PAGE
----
The Carter-Mondale administration decided to ask the U.N. for a special refugees conference in Geneva in July 1979. It was a gamble.
Unlike so many other large international endeavors, this one was not prearranged. Mondale knew what he'd encounter when he stood to speak before the U.N. delegates.
"The thing you have to get ready for when you speak to the UN is being ignored," Mondale said. "They sit there like extras on a movie lot, and these speakers come by, droning on for decades, and they get sort of comatose."
It was up to Mondale speechwriter Martin Kaplan to craft an argument that would rouse the delegates. He said he found his key message in a sheaf of background materials he brought with him on the flight to Geneva.
The stack of paper included a chilling account of another U.N. refugee conference decades earlier that ended in failure, which amounted to a death sentence for millions. It was a U.N. meeting in Evian near Geneva, just as World War II was breaking out. Kaplan said the delegates at that meeting failed to agree on a rescue plan for Germany's Jews.
"At that conference, if every nation had agreed to accept something like 15,000 Jews, there would have been no Jews left in the Third Reich to send to concentration camps," Kaplan said.
Mondale told his Geneva listeners in 1979 those earlier U.N. delegates had "failed the test of civilization."
"The civilized world hid in the cloak of legalisms, and the result was the Holocaust," Mondale said.
Kaplan and Mondale said the audience snapped to attention, as Mondale told the delegates they faced a world problem and exhorted them to fashion a world solution.
"We all know the grim statistics, the toll being taken among those refugees forced out by Vietnam in inadequate and unseaworthy boats," he told the delegation in 1979.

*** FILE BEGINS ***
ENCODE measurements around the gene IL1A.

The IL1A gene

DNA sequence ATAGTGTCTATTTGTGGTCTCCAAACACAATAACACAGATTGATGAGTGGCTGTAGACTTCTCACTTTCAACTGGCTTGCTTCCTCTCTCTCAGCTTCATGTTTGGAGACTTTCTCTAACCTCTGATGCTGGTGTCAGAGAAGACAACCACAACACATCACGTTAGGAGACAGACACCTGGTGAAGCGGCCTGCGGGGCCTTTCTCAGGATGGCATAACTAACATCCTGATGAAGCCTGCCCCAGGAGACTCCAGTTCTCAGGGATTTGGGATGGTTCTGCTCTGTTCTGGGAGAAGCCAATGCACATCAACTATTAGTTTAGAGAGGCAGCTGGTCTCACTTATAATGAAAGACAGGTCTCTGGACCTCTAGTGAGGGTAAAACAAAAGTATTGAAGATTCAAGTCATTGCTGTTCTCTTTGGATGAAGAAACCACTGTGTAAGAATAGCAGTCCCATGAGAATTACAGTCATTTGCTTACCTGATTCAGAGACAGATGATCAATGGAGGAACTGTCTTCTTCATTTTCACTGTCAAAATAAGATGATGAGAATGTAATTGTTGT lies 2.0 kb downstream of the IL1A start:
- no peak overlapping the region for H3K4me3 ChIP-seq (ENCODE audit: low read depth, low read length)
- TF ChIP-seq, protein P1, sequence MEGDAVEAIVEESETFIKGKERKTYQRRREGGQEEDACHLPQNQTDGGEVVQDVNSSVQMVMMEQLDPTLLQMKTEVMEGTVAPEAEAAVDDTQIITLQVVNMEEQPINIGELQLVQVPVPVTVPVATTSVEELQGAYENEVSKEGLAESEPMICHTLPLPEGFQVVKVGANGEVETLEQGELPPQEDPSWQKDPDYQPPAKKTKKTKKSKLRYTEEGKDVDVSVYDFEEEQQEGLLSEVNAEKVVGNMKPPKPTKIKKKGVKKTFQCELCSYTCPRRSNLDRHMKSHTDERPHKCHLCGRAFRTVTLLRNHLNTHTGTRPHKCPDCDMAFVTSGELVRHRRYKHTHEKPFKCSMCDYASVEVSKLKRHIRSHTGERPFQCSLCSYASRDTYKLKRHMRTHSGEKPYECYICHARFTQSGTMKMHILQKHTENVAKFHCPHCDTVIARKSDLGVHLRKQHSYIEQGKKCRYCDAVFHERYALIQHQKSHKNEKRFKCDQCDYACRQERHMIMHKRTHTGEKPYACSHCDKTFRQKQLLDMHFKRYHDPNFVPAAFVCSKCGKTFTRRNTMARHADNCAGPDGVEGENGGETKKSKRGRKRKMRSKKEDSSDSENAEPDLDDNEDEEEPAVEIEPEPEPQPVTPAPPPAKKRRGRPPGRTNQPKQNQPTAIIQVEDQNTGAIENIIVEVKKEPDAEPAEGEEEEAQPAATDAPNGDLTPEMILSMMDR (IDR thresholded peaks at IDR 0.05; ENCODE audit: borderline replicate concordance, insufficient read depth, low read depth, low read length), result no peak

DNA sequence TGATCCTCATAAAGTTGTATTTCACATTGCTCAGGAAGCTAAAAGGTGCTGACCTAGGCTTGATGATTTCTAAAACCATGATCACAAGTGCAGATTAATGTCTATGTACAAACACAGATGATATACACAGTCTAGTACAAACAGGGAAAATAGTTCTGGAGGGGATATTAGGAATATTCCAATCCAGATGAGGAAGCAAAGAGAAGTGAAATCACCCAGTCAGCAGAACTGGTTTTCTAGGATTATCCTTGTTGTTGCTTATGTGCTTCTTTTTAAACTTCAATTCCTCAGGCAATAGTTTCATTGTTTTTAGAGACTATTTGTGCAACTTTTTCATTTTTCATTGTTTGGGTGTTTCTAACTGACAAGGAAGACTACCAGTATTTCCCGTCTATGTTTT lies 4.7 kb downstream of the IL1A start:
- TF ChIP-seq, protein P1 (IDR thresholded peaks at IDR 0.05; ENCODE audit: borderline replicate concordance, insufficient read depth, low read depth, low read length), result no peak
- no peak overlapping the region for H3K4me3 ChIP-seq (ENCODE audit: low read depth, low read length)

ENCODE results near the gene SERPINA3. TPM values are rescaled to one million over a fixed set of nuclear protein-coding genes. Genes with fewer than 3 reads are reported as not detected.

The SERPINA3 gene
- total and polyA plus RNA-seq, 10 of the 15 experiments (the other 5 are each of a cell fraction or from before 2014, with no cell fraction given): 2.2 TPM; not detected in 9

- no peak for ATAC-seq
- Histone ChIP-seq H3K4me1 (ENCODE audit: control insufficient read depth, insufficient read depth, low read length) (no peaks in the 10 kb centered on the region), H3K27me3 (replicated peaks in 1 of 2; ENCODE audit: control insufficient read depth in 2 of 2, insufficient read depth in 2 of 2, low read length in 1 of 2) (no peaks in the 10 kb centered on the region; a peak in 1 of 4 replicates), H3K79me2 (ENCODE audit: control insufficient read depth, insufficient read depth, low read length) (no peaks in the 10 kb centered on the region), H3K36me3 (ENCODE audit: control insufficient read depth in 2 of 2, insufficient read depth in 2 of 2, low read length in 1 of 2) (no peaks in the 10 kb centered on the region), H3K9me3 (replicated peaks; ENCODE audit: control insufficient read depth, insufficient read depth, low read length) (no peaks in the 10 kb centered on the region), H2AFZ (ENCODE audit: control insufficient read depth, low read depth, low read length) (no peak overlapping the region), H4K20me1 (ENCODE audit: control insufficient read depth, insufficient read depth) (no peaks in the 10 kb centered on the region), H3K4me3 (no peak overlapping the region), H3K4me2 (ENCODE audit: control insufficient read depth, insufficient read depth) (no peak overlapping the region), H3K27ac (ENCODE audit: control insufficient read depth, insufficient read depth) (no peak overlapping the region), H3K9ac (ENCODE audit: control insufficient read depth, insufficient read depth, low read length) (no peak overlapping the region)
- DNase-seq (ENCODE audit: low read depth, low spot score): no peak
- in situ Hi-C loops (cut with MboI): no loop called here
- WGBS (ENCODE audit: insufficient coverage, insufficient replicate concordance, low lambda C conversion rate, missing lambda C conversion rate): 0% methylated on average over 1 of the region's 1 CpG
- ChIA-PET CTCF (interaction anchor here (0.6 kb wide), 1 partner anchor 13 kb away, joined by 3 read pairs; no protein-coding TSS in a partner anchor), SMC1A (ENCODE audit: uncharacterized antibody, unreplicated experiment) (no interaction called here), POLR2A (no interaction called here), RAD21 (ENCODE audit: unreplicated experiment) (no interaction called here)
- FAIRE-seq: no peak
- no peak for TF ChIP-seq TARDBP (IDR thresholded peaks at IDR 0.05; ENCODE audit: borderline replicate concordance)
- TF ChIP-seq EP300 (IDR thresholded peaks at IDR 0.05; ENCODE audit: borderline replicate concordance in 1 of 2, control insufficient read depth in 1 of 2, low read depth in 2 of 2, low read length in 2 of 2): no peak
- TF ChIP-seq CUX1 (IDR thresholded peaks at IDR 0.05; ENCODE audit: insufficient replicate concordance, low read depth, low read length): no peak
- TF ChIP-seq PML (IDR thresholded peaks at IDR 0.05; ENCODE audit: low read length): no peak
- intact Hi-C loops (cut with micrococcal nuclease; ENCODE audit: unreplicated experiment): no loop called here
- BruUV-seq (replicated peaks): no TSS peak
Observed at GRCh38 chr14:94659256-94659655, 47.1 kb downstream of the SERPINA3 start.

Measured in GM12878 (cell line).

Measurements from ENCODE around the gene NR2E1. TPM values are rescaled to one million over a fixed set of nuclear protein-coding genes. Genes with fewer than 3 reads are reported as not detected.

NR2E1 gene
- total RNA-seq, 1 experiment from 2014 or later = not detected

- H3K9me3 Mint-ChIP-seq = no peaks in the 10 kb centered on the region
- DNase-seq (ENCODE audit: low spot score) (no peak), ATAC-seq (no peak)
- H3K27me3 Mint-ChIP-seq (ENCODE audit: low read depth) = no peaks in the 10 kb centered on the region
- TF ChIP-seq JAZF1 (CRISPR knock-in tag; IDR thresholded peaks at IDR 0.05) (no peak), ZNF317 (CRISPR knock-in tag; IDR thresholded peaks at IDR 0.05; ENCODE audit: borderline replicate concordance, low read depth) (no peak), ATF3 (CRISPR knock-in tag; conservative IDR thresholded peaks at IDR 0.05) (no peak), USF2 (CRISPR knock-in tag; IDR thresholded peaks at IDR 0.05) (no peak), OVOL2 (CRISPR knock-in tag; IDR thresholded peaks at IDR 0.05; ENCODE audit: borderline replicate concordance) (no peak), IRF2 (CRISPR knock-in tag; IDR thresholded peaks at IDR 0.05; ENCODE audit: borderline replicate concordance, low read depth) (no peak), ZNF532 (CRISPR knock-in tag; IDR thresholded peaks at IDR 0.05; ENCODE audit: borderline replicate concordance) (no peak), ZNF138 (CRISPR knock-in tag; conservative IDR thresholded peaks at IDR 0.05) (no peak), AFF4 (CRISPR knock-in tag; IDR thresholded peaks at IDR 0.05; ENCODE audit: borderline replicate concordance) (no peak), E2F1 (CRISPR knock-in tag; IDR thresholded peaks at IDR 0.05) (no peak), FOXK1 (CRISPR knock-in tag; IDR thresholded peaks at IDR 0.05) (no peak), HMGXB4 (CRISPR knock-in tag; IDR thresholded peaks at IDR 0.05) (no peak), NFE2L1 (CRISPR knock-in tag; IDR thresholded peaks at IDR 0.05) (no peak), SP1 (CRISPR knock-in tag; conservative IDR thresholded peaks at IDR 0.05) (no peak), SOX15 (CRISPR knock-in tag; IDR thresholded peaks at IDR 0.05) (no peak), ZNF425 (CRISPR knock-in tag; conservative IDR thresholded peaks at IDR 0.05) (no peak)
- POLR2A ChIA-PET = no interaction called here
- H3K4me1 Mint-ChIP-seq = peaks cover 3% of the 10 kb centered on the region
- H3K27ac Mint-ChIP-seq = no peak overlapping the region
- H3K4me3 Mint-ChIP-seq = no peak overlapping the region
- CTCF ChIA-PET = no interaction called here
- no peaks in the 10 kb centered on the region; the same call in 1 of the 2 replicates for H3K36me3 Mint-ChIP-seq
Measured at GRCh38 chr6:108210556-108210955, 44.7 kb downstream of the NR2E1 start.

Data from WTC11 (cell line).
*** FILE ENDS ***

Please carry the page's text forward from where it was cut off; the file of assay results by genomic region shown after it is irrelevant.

He ended by saying, "History will not forgive us if we fail. History will not forget us if we succeed."
Observers recall a moment of silence after Mondale's last sentence, and then the normally staid U.N. delegates rose as one with an ovation.
An estimated 3,800 refugees settled in Minnesota
As nations joined in the rescue plan, conditions at sea and in the camps for the boat people began improving. But the crisis was so deep and the number of people affected was so large, that the problem lingered for several years.
Tens of thousands still trying to escape Vietnam continued to risk jail if caught on land, or drowning at sea. Hung Phung, then 19, was among them.
"I'd been trying to hide away from the local government," Phung recalled. "They tried to chase me down and recruit me to Cambodia."
Phung, who now lives in Minnesota, said he'd made 20 attempts to escape by sea rather than fight in Cambodia, but each time, something went wrong. His family paid 1.5 ounces of gold to a middle man to get Hung and his brother on a boat.
Of the 12 people in the small craft, seven became seasick on the 10-day voyage. The others were groggy with exhaustion and hunger and prone to making mistakes. Three days out, the motor quit.
"They mistakenly put the water into the gasoline," he remembered.
Phung laughs at the mistake now, but remembers at the time both he and his brother assumed they would die. Instead, they were rescued and towed to the Philippines by a fishing boat.
Months later, they were allowed to resettle in the United States. He's now a guidance counselor in the Bloomington school district.
Connie Tran and Hung Phung have not met Walter Mondale, but they credit him personally, and the U.S. generally, with saving their lives.
"I think it [had] great impact not just for me, but for the refugees from Vietnam, from Cambodia, from Laos, for the Hmong people too," Phung said.